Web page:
By focusing on one complicated family dynamic, Ben Hania is able to convey how quickly Tunisian politics has changed from the time of the Arab Spring to its complex and quite vulnerable present day democratic reality. We discover that the older daughters aren’t dead, but their fates are inextricably bound to the radical shifts in Muslim society that are still taking place. Four Daughters is a film that tries to do too much but it does succeed in giving us a profound sense of what it’s like to try to negotiate lives in the shifting, violent but vibrant environment of contemporary North Africa.
Smoke Sauna Sisterhood
Anna Hints, director & writer
Ants Tammik, cinematography
Once you see the title of Anna Hints’ documentary, the first question is obvious: “are there lots of naked women in the film?” The answer is yes, but if you’re provoked, it’s out of outrage for what the women in this Estonian sauna have suffered in their lives. That’s not the fair response to a film, though, which is much more a celebration of that controversial term “sisterhood” than a critique of another well-worn word, “patriarchy.” This artfully shot doc makes you want to know even more about the women in the film, covered in sweat and chilly water, in intimate conversations with each other, rather than being immersed in anger at what they’ve had to encounter in their lives.
Smoke Sauna Sisterhood is starkly personal, with women sharing confessions about their lives in a perfect environment, without clothes or inhibitions, ready to say everything. With rare exceptions, we don’t see faces; instead, we’re placed in the shadowy world of a sauna. As the women sit in their large, intensely warm, wooden cubicle, they take the time to talk about happened to them, as daughters, mothers, sisters, lovers, wives and workers. We hear about love and loss, about rapes and affairs, about abortions and births, about terrible memories and beautiful ones. We see bodies and hear voices disconnected from individuals, offering up their laughter and pain, telling jokes and long tales, making us care about what has formed them into the women they are today.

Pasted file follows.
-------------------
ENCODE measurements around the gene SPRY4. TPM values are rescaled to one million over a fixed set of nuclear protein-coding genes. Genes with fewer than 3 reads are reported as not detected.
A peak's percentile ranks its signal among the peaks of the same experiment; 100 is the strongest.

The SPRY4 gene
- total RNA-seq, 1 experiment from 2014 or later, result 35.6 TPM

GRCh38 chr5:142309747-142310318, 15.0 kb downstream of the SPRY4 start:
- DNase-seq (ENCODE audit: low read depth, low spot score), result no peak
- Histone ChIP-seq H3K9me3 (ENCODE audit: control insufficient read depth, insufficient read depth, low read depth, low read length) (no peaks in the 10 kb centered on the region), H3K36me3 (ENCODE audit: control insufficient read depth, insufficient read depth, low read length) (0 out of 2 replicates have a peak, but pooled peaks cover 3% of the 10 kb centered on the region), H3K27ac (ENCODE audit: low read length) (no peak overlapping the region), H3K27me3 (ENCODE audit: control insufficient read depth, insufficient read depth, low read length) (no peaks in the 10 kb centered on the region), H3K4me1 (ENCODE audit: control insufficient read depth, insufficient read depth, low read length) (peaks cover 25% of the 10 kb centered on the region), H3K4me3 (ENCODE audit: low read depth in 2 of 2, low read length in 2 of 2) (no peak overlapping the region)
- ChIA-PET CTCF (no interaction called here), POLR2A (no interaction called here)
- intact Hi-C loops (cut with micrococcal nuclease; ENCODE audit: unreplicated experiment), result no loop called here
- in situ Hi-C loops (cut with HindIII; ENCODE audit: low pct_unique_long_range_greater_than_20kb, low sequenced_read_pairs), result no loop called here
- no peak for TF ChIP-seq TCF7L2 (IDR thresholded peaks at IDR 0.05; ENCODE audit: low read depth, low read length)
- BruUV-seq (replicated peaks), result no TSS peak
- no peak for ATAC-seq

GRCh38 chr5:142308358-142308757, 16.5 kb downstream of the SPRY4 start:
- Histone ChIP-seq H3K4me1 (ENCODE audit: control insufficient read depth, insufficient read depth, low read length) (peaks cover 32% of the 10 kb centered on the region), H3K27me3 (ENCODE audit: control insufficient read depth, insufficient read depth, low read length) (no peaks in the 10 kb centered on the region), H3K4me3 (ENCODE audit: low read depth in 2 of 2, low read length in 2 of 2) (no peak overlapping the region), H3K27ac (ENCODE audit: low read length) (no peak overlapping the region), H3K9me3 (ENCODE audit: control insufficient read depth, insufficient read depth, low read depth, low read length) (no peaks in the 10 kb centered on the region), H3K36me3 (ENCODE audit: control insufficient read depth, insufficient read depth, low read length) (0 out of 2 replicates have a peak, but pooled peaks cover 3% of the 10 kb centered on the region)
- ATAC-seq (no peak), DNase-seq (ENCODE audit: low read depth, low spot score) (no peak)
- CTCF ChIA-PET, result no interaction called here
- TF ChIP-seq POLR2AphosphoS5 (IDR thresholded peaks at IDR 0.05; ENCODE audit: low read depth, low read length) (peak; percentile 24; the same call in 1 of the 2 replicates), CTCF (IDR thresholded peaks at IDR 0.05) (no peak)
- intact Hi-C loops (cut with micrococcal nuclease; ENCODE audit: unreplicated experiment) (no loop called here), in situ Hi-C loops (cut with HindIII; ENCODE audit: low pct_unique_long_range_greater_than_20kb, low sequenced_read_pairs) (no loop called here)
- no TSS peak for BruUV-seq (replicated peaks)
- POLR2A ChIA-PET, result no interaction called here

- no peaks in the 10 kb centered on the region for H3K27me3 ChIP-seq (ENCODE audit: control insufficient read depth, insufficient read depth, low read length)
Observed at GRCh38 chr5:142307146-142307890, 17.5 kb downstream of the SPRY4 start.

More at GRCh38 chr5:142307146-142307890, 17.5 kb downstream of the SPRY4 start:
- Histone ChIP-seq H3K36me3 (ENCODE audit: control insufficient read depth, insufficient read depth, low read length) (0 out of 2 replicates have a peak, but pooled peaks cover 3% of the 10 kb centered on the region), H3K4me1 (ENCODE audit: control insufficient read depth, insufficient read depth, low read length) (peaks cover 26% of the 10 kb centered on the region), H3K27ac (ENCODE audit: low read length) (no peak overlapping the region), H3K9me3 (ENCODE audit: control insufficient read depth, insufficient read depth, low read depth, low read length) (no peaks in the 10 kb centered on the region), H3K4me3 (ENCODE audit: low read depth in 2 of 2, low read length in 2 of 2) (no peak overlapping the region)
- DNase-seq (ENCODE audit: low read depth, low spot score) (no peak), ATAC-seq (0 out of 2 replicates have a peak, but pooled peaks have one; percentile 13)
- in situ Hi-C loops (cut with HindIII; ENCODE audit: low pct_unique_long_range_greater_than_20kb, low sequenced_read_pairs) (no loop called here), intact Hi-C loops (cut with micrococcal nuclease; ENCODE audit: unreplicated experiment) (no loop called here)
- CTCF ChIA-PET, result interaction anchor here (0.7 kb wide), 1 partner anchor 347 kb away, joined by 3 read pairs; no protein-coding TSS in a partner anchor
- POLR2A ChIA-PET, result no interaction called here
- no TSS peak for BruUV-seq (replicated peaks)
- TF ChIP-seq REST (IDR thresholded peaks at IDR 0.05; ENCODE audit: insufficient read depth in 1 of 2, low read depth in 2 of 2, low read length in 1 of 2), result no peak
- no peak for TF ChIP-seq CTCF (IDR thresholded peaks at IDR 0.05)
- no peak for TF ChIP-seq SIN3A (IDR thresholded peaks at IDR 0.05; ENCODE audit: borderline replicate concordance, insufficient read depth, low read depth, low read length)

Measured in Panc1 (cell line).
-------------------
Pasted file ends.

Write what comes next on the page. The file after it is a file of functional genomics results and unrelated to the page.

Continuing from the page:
Anna Hints has deliberately made a film without a protagonist. Instead, we’re invited into a culture, a social environment, where women share their naked lives with each other. She forces us to think about women as a collective, a group that encounters similar scenarios throughout their lives, from their girlhoods to old age. By refusing to give us their names and faces, Hints asks us to apply the same relevance to each intimate story, whether tragic or comic. Since we can’t match a story that moves us with an image, we must accept all of the tales we hear as being unforced and truthful.
Smoke Sauna Sisterhood was Estonia’s entry into the Best Foreign Film sweepstakes. Though it didn’t make the cut, being chosen as your country’s best film is surely an accolade. Over the past year, Anna Hints has won the best documentary director award at Sundance and was nominated for best writer at the top U.S. documentary competition, the IDA (International Documentary Award.) The film won Best Documentary at the European Film Awards, and garnered prizes at festivals in San Francisco, Tallinn, and Sudbury.
It is one of the finest docs of the year and deserves to be seen and discussed from Toronto to Timbuktu.